Editor’s note: In honor of Black History Month, we’re celebrating our community’s Black supporters and how they’re making a difference for pancreatic cancer patients.
Catherine Whittington, PhD, can quickly rattle off most of the names of fellow biomedical engineering faculty in the U.S. who are Black. The number gets even smaller when looking for Black women.
“I pretty much know where they all are,” she said. “I’ve met a majority of them.”
An assistant professor of biomedical engineering at Worcester Polytechnic Institute outside of Boston, she is passionate about increasing the diversity of researchers in her chosen field, which like many scientific disciplines has historically skewed male and white to some degree.
Although it’s a complex problem to solve, Dr. Whittington points to specific actions -- like addressing unconscious bias in the National Institutes of Health (NIH) grant review process and recognizing the importance of a diverse research team -- as some ways to move the needle.
She gives credit to several of her biomedical engineering colleagues from across the country for publishing a commentary in January of 2021 that calls on the NIH to make changes to support Black scientists, including closing the disparity in NIH grant funding for this group.
“The article got a lot of traction and they’re not letting up on it,” she said. “They’re still at it, actively seeking out and generating opportunities to create real change right now.”
In 2021, Dr. Whittington received her first external grant, a PanCAN Career Development Award. She said the funding validates the ideas coming out of her lab and gives her a boost at just the right time – when she’s learning how to balance the demands of running an independent research lab and teaching in her first faculty position.
This type of early career funding from PanCAN – as well as grants geared towards researchers from underrepresented backgrounds – is important to help level the playing field.
“My visibility as a Black woman increases – it shows my work can get funded,” she said. “Because bias still exists. It’s not always intentional bias, but things can be stacked against you.”
Her research applies leading-edge bioengineering techniques to some of the most challenging aspects of pancreatic cancer. Through her PanCAN grant, she is developing new ways to study what makes obesity a risk factor for pancreatic cancer. Her lab uses cells grown in dishes with biomaterials to mimic changes that occur during disease progression. Specifically, she wants to understand more about how fibrosis – or excess tissue deposits – and tissue stiffness drive tumor cell invasion in the pancreas.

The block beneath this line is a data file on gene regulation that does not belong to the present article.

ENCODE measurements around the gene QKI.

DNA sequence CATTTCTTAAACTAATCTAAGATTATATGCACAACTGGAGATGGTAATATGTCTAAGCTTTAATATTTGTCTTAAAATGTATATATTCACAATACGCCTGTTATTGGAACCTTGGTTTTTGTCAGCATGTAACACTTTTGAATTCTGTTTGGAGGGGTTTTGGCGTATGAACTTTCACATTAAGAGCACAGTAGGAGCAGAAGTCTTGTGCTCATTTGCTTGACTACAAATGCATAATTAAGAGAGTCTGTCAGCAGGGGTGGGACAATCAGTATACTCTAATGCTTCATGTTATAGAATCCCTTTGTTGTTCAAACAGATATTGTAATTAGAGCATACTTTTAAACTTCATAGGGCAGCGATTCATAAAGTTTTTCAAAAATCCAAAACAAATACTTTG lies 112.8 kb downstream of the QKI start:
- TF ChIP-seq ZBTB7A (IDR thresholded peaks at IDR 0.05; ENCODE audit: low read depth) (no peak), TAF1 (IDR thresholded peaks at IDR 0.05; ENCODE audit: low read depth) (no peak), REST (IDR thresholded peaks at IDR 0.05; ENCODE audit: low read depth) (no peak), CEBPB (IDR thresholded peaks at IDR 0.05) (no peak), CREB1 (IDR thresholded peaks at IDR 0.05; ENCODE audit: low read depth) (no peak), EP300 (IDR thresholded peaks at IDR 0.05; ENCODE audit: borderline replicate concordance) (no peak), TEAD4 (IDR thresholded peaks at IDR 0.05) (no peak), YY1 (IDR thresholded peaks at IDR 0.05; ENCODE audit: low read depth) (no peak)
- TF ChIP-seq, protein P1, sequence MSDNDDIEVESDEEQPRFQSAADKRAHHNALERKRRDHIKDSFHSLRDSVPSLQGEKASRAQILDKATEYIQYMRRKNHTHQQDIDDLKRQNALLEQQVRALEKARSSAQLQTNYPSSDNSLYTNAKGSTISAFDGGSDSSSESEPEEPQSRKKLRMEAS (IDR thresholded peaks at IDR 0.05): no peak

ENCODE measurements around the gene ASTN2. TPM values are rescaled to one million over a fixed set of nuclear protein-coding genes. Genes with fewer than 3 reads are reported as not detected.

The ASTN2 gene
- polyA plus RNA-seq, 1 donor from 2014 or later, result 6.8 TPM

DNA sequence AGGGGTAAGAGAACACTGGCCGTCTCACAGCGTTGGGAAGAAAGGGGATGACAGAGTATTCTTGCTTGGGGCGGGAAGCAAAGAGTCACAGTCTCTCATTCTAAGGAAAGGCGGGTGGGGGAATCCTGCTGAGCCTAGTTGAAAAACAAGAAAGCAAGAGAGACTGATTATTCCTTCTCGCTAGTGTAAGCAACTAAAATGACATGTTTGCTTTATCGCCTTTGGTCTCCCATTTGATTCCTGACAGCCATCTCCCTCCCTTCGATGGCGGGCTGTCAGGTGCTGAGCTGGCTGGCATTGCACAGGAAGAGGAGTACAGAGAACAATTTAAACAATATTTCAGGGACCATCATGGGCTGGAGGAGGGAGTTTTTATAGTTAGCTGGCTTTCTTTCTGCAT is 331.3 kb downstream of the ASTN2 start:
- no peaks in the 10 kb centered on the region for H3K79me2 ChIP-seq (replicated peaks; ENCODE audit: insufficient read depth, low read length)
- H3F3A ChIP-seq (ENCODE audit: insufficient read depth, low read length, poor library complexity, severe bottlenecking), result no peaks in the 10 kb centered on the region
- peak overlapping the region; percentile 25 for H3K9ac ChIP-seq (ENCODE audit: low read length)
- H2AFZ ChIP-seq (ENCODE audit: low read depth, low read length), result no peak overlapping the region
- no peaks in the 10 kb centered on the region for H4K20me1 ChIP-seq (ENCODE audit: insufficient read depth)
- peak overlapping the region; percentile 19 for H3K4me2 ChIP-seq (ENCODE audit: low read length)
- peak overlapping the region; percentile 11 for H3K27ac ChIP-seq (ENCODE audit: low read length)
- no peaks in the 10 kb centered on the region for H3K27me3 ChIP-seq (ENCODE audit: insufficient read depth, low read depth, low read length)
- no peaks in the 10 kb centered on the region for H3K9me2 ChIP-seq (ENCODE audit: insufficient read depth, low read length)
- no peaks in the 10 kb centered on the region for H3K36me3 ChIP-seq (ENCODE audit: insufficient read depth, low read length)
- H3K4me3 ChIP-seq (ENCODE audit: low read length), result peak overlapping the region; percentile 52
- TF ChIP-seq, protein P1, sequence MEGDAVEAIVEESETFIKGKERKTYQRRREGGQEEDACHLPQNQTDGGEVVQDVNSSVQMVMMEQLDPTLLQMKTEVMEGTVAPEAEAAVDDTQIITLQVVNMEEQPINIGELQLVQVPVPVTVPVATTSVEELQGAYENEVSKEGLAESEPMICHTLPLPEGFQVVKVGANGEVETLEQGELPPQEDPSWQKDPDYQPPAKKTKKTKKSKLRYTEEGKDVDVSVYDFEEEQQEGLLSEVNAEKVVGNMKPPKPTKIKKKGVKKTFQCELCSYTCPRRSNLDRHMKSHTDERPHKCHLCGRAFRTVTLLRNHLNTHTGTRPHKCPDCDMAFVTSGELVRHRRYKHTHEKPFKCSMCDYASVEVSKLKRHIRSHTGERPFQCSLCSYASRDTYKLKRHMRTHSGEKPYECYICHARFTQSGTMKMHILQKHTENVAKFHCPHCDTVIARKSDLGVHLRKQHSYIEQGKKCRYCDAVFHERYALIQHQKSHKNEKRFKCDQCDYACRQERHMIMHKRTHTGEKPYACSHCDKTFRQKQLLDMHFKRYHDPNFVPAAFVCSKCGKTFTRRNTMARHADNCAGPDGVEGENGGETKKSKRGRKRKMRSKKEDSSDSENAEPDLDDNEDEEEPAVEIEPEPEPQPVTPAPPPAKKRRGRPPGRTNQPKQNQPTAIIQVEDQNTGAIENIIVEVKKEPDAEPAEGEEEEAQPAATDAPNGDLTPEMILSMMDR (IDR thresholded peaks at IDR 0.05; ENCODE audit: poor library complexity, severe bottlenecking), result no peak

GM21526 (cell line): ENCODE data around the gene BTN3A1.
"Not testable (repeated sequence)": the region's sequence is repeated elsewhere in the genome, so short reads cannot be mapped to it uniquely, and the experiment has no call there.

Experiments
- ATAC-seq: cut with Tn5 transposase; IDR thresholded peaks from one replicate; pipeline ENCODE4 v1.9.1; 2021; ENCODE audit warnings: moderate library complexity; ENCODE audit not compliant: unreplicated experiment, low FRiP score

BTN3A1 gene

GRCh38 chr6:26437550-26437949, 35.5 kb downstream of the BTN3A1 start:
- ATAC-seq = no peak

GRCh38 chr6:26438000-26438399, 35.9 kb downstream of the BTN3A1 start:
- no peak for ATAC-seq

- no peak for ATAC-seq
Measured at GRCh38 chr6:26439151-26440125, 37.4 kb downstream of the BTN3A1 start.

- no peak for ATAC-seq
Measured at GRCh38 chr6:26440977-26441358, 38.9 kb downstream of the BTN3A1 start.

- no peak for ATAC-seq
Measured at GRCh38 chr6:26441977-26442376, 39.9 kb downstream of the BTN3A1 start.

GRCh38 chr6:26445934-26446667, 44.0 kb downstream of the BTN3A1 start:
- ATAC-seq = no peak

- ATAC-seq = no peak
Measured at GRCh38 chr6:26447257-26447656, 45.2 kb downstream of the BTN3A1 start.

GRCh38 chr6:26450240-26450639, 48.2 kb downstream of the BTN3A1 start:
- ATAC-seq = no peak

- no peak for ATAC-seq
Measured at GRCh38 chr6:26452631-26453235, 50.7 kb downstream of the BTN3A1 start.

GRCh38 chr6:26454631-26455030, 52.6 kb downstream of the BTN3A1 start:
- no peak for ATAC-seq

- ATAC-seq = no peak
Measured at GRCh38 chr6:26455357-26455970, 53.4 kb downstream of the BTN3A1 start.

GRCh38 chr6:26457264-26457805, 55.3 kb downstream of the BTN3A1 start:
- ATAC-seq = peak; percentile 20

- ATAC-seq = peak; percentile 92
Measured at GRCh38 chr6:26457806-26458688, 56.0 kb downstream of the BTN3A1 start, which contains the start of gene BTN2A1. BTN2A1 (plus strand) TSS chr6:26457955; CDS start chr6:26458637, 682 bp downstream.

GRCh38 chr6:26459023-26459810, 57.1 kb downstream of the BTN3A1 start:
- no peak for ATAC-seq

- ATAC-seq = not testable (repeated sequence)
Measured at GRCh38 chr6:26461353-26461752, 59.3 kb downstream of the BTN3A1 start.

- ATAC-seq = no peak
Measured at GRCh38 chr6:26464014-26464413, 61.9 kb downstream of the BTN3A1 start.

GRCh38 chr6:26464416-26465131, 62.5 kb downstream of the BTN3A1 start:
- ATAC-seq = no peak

This work sets up new areas to explore.
“We’re going to end up with lots of questions at the end of it,” she said. “That’s good because that gives us opportunities to see which direction we need to go.”
The award has also helped to introduce her to fellow researchers focused on topics like obesity and pancreatic cancer. For Black and minority scientists who are establishing labs and research priorities, these opportunities to network can help push their work in new directions.
“It definitely helps to have connections and build collaborations,” she said. “Nothing gets done in a vacuum.”
And although when she began her research she wasn’t necessarily thinking about the unequal impact pancreatic cancer has on different ethnic groups, her focus on better understanding risk factors stands to help address these disparities.
Recent data from the National Cancer Institute shows that Black Americans are more likely to get pancreatic cancer than any other racial or ethnic group.
As Dr. Whittington continues to forge ahead in the lab, she’s also mentoring the next generation of researchers, another key piece of the puzzle when it comes to diversifying the fields of science and engineering.
She said she’s had students seek her out when deciding whether they should apply to graduate school or pursue a research career. She makes it a point to bring topics related to diversity and inclusion into the classes she teaches, which signals to students that she’s engaged in these issues and ready to listen. Sometimes they just need the confidence to make their choice.
“As a faculty member, I’ve learned quite a bit about the many different experiences of students and what they may be dealing with. I try to be mindful of that,” she said. “Having empathy and showing grace towards people goes a long way.”